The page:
Recommended Reading: The Nevada blogs have some posts well worth the click and read time — See Nevada Progressive’s “Freedom,” on the efforts to get rid of the Nevada gay marriage ban. Meanwhile in Virginia, a federal judge has overturned their ban saying, “Wright Allen showed no hesitation in overturning the state constitutional amendment, saying none of the reasons proponents offer for denying same-sex marriages make legitimate governmental interests.” [WaPo] Just a helpful reminder: The U.S. Senate confirmed Wright Allen’s nomination to the bench on a 96-0 vote in 2011. [rc 069]
** Don’t miss the Sebelius piece on the Pathology We Just Keep Enabling, or how we must learn to live with our reality challenged neighbors like Sharron Angle. However bemusing the antics of Mrs. Angle, her message advocating the suppression of voting rights is serious, and other advocates have adopted or are considering the adoption of strategies to suppress the turn out of voters. Cincinnati, OH has found a way to make voting as inconvenient as possible. [HuffPo] The Tea Party controlled North Carolina legislature has enacted some of the most repressive voting laws in the country, and people are beginning to act. [TruthOut] Republicans in Florida want to block the use of the UF Student Union as a polling place [BayNews9] and Manatee County, FL eliminated polling stations in minority heavy areas of its jurisdiction. [TP] The commissioner made this alarming statement about voting rights: “I wouldn’t have any problem making it harder. I would want them to vote as badly as I want to vote. I want the people of the state of Florida to want to vote as bad as that person in Africa who’s willing to walk 200 miles…This should not be easy.” Reminder, we use the voting process to determine the will of the people, not the fortitude of the individuals in the lines.
** When your party has to send out a memo saying your endorsement process doesn’t cancel out your primary, there are some serious organization issues in play. See Ralston Reports on the latest in the continuing soap opera which is the Nevada Republican Party.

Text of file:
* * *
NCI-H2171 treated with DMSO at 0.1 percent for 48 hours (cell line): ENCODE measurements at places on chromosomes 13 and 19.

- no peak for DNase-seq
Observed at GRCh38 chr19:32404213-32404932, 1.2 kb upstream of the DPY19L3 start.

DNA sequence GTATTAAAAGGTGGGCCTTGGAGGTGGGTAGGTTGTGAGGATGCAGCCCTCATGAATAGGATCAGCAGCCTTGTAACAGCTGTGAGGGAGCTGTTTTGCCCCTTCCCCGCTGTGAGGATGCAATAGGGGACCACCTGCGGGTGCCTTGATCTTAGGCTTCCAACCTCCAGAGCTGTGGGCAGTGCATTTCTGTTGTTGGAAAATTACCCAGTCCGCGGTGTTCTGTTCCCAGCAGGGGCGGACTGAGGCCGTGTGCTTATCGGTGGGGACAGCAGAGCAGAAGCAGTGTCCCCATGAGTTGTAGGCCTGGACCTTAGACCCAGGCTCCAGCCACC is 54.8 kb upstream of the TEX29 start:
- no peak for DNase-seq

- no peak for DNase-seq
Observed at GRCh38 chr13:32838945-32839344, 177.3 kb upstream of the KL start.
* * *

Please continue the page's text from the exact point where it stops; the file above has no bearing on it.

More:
** The Reno Gazette Journal has spoken to its motives in wanting access to Public Employee’s Retirement System data, but the intentions of a certain newspaper in the southland aren’t quite so clear. Take note of this post from February 2nd on Nevada Public Employee Focus. There is now, and has been, a coordinated attack on defined benefit retirement systems. Opponents first publicize the “trouble” the pension systems have, or their alleged lack of solvency. The second tactic is to issue derogatory statements about the “luxury” of public employee retirement benefits, hoping to split public employees and private sector employees politically. What we ought to be doing is fighting for defined benefit pension plans in the private sector, not disestablishing them in the public sector.
** I wouldn’t have believed this, but it’s documented: “South Carolina policy requiring a fee and permit to feed homeless begins.” [ATTP] There’s more information here:
“The most recent report, Out of Sight – Out of Mind?, which surveyed advocates and service providers in 50 of the largest U.S. cities, found that 86 percent of the cities surveyed had laws that prohibited or restricted begging, while 73 percent prohibited or restricted sleeping and/or camping. Over one-third of the cities surveyed have initiated crackdowns on homeless people, according to the survey respondents, and almost half of the cities have engaged in police “sweeps” in the past two years.”
A crack down policy might literally sweep the homeless off the streets, but this is simply mean spirited if not done in conjunction with efforts to find housing or shelter for those who need it.